As Annika Sorenstam made the turn and walked toward the 10th tee yesterday, a young boy asked if he could have her golf ball.
"No, I have more to play," Sorenstam responded with a smirk.
Despite starting the day six shots off the pace, Sorenstam attacked that back nine like she was among the leaders. She rallied to 6-under before a three-putt on 18 left her at 5-under and ended her streak of three straight LPGA championships.
"I knew I had to go low today," said Sorenstam, who had her best round of the weekend with a 68 and tied for ninth place. "I hit a lot of good, quality shots today, gave myself some chances ... and just really put myself in a good position. So, you know, it's just a bummer to finish where I did."
Sorenstam had a modest following when she reached the ninth green - as Michelle Wie was just beginning her final round on the nearby first hole - but the gallery grew as Sorenstam continually made clutch putts on a run of four straight birdies.
After reaching the green in two shots on the 493-yard, par-5 15th, Sorenstam birdied to reach 6-under, at which point she admitted beginning to feel like she was back in contention.
But Sorenstam was too aggressive on her first putt at 18, winding up with a tough par attempt she couldn't convert. She put her hand on top of her head in frustration, saying afterward that if not for that bogey she "would have been jumping with joy."
"I saw it was quick, but standing over there you have to make 7 [under], you know, and sometimes things don't compute," Sorenstam said. "I just rammed it way too hard and I was thinking, 'Wow, you saw how fast it was, what are you doing?' "
Sorenstam could have pulled within one shot if not for a two-stroke penalty she earned Saturday for replacing a divot on the second hole. But Sorenstam can tell she's not the same player that shot 11-under to win the championship here a year ago.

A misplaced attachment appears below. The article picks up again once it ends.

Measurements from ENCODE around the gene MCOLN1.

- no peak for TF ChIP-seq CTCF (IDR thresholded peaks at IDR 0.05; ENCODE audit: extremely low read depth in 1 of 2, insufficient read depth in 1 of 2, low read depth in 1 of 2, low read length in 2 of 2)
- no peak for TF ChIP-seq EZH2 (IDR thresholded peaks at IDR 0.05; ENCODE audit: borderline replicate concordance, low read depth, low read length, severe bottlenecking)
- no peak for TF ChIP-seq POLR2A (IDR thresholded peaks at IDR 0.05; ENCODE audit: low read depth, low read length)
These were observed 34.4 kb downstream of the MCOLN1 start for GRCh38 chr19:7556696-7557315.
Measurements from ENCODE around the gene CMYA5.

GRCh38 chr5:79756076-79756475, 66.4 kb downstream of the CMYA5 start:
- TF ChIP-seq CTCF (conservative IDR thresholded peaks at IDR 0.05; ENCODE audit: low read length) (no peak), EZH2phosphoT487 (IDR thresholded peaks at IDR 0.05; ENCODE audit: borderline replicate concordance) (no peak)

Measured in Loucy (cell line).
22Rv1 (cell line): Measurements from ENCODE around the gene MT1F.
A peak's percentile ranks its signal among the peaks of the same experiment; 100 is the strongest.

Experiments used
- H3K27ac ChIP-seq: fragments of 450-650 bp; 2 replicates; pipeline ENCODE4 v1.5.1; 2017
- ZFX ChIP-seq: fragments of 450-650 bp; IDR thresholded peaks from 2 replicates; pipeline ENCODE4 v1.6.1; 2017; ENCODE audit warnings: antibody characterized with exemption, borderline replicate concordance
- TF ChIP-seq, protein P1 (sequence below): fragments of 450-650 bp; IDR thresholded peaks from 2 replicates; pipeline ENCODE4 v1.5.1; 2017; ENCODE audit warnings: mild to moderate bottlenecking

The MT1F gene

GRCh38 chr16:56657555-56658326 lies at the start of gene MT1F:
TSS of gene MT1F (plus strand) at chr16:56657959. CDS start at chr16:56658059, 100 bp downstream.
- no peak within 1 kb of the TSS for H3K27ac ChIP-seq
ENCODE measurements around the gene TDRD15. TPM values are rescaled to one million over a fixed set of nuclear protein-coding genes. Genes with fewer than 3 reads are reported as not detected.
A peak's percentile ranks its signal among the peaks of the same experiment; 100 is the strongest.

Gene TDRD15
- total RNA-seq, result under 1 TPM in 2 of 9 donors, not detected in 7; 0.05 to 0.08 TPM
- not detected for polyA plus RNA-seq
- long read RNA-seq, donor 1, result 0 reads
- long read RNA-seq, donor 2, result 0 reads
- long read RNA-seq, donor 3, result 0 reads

"I'm probably playing 75 percent of what I'm capable," she said. "So, I'm just looking for those other 25 percent. I must have misplaced it somewhere."
Sorenstam said she'll take two weeks off to prepare for the U.S. Women's Open, which begins June 29 in Newport, R.I.
The 18th hole became a wet way to narrow down the contenders late yesterday, as Cristie Kerr and Shi Hyun Ahn both fell to 6-under with approach shots going in the water around the green.
Ahn was at 8-under after birdieing 16, but bogeyed the final two holes. Kerr birdied 17 to reach 7-under before misjudging her approach on 18.
"We couldn't feel how much the wind was helping," Kerr said. "And on top of that, I hit it about as solid as I could hit it, which is kind of inexcusable when you've got a hundred feet of green or more from the front of the green to the pin."
As if her flashy dress and improving play weren't enough, 22-year-old Christina Kim is furthering her popularity on tour with what has somewhat become a new calling card.
Kim raced atop the final green to douse champion Se Ri Pak with a bottle of champagne, which she said she's done three or four times this year to toast the victor.
"It seemed like a good way to end the tournament," said Kim, who idolized Pak as a young golfer. "You've got to make it exciting. If it's not champagne, it's a bucket of ice water."